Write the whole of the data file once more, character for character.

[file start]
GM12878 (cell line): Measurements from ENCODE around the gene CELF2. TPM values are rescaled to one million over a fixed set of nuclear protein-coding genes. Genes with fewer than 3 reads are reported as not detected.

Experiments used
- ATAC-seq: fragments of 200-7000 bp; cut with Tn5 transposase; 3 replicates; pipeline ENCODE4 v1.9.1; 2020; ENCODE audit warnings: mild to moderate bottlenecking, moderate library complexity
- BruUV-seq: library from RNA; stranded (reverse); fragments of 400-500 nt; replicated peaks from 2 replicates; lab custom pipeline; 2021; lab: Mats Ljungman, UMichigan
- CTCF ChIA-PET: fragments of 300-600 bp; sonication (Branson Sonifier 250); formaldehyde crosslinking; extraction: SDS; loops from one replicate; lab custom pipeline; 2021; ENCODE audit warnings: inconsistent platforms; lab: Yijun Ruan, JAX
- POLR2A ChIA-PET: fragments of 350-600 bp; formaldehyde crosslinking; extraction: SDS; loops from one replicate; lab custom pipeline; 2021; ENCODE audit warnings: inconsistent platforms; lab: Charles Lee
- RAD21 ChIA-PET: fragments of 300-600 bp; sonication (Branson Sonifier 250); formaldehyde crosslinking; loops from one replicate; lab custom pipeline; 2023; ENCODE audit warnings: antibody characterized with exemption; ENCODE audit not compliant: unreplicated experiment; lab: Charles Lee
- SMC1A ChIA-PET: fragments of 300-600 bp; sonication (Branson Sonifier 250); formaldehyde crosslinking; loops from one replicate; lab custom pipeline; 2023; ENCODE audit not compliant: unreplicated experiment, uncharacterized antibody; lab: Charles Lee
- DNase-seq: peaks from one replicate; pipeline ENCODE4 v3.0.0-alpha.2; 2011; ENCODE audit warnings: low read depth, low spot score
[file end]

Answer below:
GM12878 (cell line): Measurements from ENCODE around the gene CELF2. TPM values are rescaled to one million over a fixed set of nuclear protein-coding genes. Genes with fewer than 3 reads are reported as not detected.

Experiments used
- ATAC-seq: fragments of 200-7000 bp; cut with Tn5 transposase; 3 replicates; pipeline ENCODE4 v1.9.1; 2020; ENCODE audit warnings: mild to moderate bottlenecking, moderate library complexity
- BruUV-seq: library from RNA; stranded (reverse); fragments of 400-500 nt; replicated peaks from 2 replicates; lab custom pipeline; 2021; lab: Mats Ljungman, UMichigan
- CTCF ChIA-PET: fragments of 300-600 bp; sonication (Branson Sonifier 250); formaldehyde crosslinking; extraction: SDS; loops from one replicate; lab custom pipeline; 2021; ENCODE audit warnings: inconsistent platforms; lab: Yijun Ruan, JAX
- POLR2A ChIA-PET: fragments of 350-600 bp; formaldehyde crosslinking; extraction: SDS; loops from one replicate; lab custom pipeline; 2021; ENCODE audit warnings: inconsistent platforms; lab: Charles Lee
- RAD21 ChIA-PET: fragments of 300-600 bp; sonication (Branson Sonifier 250); formaldehyde crosslinking; loops from one replicate; lab custom pipeline; 2023; ENCODE audit warnings: antibody characterized with exemption; ENCODE audit not compliant: unreplicated experiment; lab: Charles Lee
- SMC1A ChIA-PET: fragments of 300-600 bp; sonication (Branson Sonifier 250); formaldehyde crosslinking; loops from one replicate; lab custom pipeline; 2023; ENCODE audit not compliant: unreplicated experiment, uncharacterized antibody; lab: Charles Lee
- DNase-seq: peaks from one replicate; pipeline ENCODE4 v3.0.0-alpha.2; 2011; ENCODE audit warnings: low read depth, low spot score